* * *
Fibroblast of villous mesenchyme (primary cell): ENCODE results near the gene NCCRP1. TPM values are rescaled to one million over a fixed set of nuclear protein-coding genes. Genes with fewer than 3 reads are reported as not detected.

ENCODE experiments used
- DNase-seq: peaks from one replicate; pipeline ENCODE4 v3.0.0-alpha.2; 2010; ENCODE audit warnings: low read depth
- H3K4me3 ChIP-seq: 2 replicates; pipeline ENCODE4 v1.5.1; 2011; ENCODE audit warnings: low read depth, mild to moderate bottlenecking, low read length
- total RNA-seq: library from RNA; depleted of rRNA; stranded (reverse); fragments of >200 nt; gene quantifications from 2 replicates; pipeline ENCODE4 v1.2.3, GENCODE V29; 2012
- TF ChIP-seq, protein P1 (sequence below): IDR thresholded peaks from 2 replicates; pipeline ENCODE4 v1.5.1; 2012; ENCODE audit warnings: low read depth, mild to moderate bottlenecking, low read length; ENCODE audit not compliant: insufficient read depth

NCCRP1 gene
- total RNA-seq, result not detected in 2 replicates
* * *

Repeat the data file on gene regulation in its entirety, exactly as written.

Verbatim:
Fibroblast of villous mesenchyme (primary cell): ENCODE results near the gene NCCRP1. TPM values are rescaled to one million over a fixed set of nuclear protein-coding genes. Genes with fewer than 3 reads are reported as not detected.

ENCODE experiments used
- DNase-seq: peaks from one replicate; pipeline ENCODE4 v3.0.0-alpha.2; 2010; ENCODE audit warnings: low read depth
- H3K4me3 ChIP-seq: 2 replicates; pipeline ENCODE4 v1.5.1; 2011; ENCODE audit warnings: low read depth, mild to moderate bottlenecking, low read length
- total RNA-seq: library from RNA; depleted of rRNA; stranded (reverse); fragments of >200 nt; gene quantifications from 2 replicates; pipeline ENCODE4 v1.2.3, GENCODE V29; 2012
- TF ChIP-seq, protein P1 (sequence below): IDR thresholded peaks from 2 replicates; pipeline ENCODE4 v1.5.1; 2012; ENCODE audit warnings: low read depth, mild to moderate bottlenecking, low read length; ENCODE audit not compliant: insufficient read depth

NCCRP1 gene
- total RNA-seq, result not detected in 2 replicates